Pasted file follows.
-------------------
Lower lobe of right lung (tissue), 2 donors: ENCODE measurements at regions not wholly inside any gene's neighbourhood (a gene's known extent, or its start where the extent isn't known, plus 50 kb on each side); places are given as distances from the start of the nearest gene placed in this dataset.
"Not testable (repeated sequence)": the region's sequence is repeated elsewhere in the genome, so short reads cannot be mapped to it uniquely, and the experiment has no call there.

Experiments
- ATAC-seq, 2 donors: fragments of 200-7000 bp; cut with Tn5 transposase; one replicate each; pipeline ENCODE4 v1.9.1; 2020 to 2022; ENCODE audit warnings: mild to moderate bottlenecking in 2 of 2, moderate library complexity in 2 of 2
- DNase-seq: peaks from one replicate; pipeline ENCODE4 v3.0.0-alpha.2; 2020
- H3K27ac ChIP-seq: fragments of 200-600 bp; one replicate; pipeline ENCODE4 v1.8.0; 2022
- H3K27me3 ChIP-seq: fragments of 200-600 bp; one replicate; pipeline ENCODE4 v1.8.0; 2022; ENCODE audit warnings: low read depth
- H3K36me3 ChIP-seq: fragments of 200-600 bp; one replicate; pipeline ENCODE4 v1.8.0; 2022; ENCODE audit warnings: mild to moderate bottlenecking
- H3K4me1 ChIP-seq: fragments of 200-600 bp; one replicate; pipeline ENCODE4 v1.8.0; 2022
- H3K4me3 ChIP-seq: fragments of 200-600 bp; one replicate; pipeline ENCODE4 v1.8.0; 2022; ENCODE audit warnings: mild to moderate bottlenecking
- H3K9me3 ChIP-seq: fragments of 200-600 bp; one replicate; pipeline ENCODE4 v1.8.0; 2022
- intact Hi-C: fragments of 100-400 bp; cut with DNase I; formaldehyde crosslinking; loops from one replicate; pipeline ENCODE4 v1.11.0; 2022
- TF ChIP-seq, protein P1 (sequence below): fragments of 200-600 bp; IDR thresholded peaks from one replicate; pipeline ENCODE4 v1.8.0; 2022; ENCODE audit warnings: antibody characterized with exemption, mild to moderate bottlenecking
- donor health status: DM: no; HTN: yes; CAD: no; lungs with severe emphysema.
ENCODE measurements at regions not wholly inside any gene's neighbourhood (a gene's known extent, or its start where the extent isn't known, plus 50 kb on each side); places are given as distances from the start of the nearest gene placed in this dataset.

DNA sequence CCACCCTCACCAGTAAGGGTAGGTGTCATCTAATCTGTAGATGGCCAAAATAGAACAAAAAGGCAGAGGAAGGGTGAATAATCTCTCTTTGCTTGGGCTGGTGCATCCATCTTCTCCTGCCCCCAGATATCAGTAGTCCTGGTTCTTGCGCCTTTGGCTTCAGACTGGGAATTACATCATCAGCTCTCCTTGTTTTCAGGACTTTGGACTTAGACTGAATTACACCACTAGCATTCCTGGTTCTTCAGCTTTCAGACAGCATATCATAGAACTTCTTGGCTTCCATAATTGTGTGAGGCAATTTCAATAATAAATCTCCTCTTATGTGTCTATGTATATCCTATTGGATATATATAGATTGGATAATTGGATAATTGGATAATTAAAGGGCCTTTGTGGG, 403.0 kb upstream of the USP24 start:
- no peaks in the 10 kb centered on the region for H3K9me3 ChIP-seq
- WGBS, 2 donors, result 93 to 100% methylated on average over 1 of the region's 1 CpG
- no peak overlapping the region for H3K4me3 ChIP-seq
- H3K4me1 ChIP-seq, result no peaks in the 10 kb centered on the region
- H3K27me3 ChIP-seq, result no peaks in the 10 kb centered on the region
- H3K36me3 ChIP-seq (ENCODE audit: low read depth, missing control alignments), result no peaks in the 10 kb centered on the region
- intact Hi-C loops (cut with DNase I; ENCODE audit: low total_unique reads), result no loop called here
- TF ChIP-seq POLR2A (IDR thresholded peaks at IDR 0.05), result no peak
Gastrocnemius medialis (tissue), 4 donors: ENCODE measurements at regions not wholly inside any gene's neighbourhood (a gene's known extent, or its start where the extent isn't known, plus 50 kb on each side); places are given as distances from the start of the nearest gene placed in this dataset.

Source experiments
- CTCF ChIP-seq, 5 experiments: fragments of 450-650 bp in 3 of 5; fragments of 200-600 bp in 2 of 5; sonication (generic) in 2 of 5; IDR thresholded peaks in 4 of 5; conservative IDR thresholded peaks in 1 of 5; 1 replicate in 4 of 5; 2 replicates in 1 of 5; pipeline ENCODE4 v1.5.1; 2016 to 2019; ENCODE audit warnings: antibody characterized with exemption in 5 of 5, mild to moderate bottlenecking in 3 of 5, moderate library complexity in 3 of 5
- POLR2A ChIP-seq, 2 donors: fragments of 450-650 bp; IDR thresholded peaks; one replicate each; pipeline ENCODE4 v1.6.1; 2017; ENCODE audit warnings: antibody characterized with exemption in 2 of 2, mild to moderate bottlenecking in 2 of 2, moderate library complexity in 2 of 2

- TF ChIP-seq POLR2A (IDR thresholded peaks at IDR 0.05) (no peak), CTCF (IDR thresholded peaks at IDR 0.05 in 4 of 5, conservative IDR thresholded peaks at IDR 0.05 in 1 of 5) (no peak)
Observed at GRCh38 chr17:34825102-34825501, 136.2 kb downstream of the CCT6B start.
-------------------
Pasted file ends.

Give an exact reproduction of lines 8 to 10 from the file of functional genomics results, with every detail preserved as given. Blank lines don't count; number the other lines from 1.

- H3K36me3 ChIP-seq: fragments of 200-600 bp; one replicate; pipeline ENCODE4 v1.8.0; 2022; ENCODE audit warnings: mild to moderate bottlenecking
- H3K4me1 ChIP-seq: fragments of 200-600 bp; one replicate; pipeline ENCODE4 v1.8.0; 2022
- H3K4me3 ChIP-seq: fragments of 200-600 bp; one replicate; pipeline ENCODE4 v1.8.0; 2022; ENCODE audit warnings: mild to moderate bottlenecking